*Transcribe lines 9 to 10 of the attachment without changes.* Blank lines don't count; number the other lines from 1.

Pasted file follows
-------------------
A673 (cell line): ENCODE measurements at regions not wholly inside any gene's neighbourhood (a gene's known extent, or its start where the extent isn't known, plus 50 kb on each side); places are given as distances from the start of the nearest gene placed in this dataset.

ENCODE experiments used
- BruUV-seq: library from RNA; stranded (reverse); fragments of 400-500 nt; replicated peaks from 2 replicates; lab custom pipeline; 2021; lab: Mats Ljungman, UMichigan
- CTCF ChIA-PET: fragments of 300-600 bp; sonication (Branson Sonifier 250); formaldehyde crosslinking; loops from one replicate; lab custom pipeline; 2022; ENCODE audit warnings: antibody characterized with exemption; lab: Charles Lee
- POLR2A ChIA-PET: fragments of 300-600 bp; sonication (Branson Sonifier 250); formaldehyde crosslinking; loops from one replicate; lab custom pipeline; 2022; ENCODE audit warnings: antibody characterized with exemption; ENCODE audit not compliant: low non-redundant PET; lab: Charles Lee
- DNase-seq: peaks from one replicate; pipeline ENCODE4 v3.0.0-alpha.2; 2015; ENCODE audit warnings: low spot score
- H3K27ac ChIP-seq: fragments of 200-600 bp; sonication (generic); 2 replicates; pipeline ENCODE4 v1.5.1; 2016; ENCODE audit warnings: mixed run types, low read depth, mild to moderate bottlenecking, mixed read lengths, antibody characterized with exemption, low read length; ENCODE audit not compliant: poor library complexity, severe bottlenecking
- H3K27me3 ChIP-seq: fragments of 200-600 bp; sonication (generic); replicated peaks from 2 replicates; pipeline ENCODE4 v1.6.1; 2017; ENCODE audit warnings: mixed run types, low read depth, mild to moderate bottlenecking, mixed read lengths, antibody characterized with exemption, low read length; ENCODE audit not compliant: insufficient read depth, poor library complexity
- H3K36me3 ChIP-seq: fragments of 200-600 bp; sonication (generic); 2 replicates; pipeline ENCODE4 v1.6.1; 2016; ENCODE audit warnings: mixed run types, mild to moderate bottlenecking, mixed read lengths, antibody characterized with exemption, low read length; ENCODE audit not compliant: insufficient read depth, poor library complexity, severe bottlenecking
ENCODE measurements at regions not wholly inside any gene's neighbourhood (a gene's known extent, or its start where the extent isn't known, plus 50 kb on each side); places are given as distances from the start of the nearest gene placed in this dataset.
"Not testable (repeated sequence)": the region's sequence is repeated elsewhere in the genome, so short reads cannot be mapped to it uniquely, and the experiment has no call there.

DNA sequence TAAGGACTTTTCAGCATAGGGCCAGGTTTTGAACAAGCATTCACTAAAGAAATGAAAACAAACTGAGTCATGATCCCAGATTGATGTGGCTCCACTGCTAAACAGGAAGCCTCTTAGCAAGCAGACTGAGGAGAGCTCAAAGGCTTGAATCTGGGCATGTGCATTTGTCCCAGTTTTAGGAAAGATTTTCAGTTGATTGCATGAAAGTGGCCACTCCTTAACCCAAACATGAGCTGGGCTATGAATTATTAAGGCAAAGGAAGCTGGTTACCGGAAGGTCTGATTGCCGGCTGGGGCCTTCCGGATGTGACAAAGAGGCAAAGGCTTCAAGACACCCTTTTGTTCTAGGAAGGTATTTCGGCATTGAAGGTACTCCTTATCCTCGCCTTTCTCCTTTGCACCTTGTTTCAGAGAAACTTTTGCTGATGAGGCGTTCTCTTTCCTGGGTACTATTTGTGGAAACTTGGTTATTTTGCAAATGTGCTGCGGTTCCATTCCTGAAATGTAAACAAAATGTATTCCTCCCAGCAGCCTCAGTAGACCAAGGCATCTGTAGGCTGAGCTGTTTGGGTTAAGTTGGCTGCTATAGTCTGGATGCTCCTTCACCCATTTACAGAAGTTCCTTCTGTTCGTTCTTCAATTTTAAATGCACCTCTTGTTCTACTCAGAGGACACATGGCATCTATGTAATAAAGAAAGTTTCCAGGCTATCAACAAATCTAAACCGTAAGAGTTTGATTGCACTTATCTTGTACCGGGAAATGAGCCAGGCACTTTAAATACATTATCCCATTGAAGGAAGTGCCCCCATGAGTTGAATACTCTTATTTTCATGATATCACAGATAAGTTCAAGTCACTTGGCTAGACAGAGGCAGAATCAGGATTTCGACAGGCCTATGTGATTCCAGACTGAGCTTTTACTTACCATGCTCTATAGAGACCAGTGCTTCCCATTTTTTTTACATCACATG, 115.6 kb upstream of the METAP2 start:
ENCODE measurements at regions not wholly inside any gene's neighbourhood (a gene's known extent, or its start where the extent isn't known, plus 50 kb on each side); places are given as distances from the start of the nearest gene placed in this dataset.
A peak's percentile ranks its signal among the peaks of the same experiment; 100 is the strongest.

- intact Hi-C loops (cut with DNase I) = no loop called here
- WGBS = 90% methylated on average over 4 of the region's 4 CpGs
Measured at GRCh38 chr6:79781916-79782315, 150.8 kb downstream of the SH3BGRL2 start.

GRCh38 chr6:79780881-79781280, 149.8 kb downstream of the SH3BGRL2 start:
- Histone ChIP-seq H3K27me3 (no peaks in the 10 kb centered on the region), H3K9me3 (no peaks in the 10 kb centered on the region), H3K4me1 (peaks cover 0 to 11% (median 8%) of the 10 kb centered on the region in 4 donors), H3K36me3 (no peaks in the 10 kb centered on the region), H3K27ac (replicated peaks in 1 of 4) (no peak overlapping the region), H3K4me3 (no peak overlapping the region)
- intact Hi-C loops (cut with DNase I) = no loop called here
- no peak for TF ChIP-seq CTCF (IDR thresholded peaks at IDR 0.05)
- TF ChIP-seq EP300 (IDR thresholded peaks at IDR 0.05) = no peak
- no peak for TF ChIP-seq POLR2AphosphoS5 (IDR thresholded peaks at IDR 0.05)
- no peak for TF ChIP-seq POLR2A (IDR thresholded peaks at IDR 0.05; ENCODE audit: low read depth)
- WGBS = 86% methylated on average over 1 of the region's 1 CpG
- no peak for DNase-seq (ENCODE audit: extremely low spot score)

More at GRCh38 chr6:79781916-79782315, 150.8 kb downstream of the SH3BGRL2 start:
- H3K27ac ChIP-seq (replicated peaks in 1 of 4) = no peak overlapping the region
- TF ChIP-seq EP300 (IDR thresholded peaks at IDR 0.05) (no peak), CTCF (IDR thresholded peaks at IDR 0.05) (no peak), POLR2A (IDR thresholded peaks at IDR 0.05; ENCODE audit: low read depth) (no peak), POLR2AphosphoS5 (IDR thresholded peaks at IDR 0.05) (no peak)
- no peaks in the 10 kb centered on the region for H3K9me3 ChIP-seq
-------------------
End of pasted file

- H3K36me3 ChIP-seq: fragments of 200-600 bp; sonication (generic); 2 replicates; pipeline ENCODE4 v1.6.1; 2016; ENCODE audit warnings: mixed run types, mild to moderate bottlenecking, mixed read lengths, antibody characterized with exemption, low read length; ENCODE audit not compliant: insufficient read depth, poor library complexity, severe bottlenecking
ENCODE measurements at regions not wholly inside any gene's neighbourhood (a gene's known extent, or its start where the extent isn't known, plus 50 kb on each side); places are given as distances from the start of the nearest gene placed in this dataset.